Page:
Finally, in order to make enum's work, we specify aBindingType.PRIMITIVE as follows.

public class CustomTypeBindingStrategy extends TypeBindingStrategy {

    @Override
    public BindingType bindingType(Class type) {
        if (isPrimitive(type)) {
            return BindingType.PRIMITIVE;
        }
        return BindingType.COMPLEX;
    }

    protected boolean isPrimitive(Class type) {
        if (type.isPrimitive()) {
            return true;
        } else if (type.equals(Object.class)) {
            return false;
        } else if (type.getName().startsWith("java.lang.")) {
            return true;
        } else if (type == Date.class) {
            return true;
        } else if (Enum.class.isAssignableFrom(type)) {
            return true;
        }
        return false;
    }
}

What else? Ja, you need quite a few commons jars likebeanutils and digester 'cos they all build on each other apparently.

evanx

Trivial Templating Blog

Posted by evanx Jul 9, 2010

Notwithstanding the fact that anyone in their right mind (which rules me out) would use Apache Velocity or FreeMarker for templating, we present a trivial templating helper class, where for instance we have an HTML template as follows to send a confirmation email to a customer.

 ]]>Hey ${displayName}

Your Travelstart reference: ${bookingReference}

${travelerName}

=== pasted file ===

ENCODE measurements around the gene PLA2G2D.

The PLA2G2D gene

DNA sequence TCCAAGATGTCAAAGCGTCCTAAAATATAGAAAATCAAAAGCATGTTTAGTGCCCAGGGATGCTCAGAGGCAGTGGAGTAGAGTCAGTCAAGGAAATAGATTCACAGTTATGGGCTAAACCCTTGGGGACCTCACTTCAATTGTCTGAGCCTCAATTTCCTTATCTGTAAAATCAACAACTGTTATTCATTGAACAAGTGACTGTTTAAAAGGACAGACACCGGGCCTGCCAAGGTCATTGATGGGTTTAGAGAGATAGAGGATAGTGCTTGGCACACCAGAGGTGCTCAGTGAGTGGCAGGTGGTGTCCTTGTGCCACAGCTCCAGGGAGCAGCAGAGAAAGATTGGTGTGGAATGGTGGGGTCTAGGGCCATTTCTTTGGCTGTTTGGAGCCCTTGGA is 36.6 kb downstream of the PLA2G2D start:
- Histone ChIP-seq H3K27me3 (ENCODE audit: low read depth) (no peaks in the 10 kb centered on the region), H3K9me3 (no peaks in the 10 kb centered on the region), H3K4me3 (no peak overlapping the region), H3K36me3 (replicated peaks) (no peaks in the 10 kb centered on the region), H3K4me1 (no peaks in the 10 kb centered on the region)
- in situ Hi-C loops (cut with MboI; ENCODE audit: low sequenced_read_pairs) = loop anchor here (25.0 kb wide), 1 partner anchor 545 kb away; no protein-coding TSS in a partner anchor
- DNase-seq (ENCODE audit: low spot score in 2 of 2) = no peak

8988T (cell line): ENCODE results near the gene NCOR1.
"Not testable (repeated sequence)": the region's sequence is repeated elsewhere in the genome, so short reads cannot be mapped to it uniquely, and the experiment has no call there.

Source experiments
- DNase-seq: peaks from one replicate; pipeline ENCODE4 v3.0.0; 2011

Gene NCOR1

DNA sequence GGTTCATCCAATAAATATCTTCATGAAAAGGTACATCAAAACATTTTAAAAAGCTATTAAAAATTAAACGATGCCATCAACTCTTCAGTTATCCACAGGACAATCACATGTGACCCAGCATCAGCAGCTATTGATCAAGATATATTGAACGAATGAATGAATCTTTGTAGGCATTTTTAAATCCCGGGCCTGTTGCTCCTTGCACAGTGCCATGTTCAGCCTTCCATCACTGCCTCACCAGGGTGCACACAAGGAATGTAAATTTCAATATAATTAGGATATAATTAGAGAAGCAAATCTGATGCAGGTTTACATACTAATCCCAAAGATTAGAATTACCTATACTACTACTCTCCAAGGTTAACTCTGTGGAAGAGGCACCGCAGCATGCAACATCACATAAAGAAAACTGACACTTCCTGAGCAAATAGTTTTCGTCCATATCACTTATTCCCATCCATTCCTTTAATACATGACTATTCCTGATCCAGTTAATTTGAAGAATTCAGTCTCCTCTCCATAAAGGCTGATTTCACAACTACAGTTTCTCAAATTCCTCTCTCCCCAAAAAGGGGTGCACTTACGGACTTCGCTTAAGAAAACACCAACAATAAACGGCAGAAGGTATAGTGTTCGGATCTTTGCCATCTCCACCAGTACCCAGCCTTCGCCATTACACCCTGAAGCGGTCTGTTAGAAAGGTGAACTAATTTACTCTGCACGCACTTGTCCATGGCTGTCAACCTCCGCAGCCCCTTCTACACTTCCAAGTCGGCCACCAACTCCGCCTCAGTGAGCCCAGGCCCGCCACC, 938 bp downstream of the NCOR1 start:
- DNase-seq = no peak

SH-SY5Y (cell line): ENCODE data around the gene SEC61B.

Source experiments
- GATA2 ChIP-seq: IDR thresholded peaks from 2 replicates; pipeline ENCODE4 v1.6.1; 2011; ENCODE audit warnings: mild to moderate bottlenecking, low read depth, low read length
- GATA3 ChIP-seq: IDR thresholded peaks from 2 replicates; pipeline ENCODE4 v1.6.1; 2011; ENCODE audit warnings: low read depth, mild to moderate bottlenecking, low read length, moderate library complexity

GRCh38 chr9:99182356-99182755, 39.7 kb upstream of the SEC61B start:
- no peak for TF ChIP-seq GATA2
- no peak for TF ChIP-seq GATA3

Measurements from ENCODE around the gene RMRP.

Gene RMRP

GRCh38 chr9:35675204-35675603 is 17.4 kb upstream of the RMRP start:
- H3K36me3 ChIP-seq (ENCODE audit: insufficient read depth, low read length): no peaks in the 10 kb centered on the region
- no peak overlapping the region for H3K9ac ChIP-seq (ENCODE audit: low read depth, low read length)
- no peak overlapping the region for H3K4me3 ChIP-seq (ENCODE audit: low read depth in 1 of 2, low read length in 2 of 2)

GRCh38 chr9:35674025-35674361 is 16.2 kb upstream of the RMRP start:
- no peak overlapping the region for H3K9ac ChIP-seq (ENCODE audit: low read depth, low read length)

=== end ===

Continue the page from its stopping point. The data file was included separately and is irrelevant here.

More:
where the above is used to compose an HTML email, and/or render a PDF document using FlyingSaucer.

So we invoke the "templating engine" as follows.

 public String generate(String resourceName) { HtmlTemplate template = new HtmlTemplate(getClass().getResourceAsStream(resourceName)); template.setProperty("displayName", "Evan"); template.setProperty("bookingReference", "555555"); template.setProperty("bookingDate", "16 Jul 2010"); template.setProperty("amount", "R 1,200.00"); template.setProperty("travelerRow", 0, "travelerName", "Evan Summers"); template.setProperty("travelerRow", 1, "travelerName", "Tootie Milburn"); return template.compose(); } 

This uses the trivial templating class below to read the HTML template, and substitute the given values into the template, etc.

 public class HtmlTemplate { List lineList = new ArrayList(); InputStream inputStream; StringBuilder templateBuilder = new StringBuilder(); String trClass = null; StringBuilder rowBuilder = new StringBuilder(); String line; EntryList entryList = new EntryList(); public HtmlTemplate(InputStream inputStream) { this.inputStream = inputStream; } public void setProperty(String name, Object value) { entryList.getList().add(new Entry(null, 0, name, value)); } public void setProperty(String parent, int index, String name, Object value) { entryList.getList().add(new Entry(parent, index, name, value)); } ... } 

Once the properties to substitute have been given using setProperty() above, we invoke compose() below, which handles multiple rows by looking for <tr> and </tr> elements with the appropriate CSS class.